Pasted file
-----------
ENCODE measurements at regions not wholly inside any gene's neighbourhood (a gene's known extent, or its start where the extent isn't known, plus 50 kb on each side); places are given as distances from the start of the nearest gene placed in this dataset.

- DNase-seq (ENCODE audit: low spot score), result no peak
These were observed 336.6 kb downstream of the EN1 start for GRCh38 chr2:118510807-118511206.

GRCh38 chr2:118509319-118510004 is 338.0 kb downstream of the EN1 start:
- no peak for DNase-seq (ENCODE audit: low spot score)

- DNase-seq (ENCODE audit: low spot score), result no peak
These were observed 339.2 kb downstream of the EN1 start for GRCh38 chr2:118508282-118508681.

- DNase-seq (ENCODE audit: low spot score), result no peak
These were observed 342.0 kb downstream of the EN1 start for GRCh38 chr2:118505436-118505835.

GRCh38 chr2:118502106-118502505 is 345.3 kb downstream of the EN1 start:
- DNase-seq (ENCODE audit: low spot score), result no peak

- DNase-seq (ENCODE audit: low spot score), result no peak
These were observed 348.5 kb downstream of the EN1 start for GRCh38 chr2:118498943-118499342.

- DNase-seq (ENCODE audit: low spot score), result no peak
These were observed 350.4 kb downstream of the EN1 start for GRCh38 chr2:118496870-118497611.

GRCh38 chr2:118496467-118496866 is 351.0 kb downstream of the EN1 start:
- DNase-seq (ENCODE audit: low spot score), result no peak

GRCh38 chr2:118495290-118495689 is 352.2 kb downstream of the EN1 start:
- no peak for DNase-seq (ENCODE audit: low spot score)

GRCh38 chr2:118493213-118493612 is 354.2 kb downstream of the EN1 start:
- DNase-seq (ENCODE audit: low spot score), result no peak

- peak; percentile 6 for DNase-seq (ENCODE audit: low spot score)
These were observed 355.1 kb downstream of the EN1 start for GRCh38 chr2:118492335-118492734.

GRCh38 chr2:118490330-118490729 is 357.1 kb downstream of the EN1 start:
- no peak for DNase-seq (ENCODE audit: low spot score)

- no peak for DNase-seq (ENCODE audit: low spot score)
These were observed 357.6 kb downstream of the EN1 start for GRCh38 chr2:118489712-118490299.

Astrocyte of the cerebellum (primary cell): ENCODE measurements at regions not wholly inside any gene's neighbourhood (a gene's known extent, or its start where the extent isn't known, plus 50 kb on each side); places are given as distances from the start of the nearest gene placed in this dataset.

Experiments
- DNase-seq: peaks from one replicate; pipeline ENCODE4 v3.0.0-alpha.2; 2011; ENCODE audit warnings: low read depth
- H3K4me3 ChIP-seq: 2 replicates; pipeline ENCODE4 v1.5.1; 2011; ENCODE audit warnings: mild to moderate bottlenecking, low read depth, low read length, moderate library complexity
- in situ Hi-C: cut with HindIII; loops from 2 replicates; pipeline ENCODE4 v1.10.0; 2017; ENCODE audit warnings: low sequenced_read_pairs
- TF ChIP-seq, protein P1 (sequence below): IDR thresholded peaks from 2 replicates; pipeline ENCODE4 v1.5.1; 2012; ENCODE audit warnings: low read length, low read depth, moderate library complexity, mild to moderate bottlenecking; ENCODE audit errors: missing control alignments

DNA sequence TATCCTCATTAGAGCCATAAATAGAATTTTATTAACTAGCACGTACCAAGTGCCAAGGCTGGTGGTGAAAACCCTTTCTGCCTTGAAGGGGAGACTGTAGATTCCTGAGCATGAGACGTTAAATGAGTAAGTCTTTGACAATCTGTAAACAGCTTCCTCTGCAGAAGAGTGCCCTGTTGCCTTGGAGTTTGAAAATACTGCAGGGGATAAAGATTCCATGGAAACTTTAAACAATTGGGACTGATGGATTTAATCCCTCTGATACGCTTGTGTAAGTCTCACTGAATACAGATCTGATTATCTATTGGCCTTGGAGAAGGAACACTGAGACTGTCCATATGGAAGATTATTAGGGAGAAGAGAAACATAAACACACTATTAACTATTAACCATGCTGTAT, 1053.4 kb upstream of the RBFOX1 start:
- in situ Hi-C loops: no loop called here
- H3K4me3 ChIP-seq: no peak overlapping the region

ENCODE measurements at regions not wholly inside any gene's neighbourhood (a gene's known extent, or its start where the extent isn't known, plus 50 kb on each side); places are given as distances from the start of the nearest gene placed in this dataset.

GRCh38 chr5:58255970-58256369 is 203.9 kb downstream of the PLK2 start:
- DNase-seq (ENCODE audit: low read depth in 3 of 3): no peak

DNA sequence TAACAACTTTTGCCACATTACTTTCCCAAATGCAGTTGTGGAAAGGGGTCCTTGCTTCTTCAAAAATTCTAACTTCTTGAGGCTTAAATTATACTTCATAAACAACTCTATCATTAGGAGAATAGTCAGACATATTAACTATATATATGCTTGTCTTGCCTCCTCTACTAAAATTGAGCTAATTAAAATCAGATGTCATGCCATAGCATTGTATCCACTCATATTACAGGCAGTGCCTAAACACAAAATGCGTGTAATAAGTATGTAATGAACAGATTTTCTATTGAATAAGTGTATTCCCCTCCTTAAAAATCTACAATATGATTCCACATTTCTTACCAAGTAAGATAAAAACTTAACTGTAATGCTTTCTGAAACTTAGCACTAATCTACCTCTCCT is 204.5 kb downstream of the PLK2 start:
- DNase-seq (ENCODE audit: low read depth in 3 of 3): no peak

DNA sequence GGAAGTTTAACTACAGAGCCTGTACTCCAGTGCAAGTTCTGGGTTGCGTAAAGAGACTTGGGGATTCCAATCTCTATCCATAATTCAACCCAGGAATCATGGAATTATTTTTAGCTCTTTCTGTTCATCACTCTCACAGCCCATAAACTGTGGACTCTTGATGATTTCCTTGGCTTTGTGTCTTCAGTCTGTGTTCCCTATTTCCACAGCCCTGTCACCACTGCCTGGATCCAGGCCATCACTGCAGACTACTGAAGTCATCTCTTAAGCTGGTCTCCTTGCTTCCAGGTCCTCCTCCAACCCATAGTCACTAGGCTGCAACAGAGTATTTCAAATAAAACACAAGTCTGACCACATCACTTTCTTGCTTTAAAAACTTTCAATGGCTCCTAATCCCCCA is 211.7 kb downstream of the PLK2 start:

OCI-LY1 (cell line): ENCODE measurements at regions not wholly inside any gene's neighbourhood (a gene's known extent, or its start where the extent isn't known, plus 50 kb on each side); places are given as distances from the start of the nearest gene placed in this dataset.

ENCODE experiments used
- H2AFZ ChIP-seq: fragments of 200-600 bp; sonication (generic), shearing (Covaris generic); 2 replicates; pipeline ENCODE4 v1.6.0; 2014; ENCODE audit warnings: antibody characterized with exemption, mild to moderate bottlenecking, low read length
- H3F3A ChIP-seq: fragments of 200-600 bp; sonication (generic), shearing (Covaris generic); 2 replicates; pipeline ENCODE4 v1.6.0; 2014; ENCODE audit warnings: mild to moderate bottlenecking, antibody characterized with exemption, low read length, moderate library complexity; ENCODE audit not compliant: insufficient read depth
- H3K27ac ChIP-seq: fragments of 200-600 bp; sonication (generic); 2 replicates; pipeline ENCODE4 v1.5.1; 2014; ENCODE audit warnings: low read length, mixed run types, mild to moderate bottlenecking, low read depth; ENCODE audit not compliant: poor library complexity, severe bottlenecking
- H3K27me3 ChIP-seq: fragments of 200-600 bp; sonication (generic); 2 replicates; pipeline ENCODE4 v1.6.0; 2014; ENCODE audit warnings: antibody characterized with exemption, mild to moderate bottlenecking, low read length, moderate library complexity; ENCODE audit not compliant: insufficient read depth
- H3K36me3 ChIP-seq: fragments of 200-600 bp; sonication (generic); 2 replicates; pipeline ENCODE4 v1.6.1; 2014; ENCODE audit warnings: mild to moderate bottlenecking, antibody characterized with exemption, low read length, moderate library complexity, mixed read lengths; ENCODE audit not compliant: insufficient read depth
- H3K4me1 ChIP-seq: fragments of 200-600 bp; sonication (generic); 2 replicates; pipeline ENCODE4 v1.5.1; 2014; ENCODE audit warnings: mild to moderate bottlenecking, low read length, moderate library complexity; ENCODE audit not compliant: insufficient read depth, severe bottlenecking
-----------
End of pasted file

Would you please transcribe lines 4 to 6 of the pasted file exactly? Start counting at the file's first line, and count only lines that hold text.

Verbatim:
GRCh38 chr2:118509319-118510004 is 338.0 kb downstream of the EN1 start:
- no peak for DNase-seq (ENCODE audit: low spot score)

- DNase-seq (ENCODE audit: low spot score), result no peak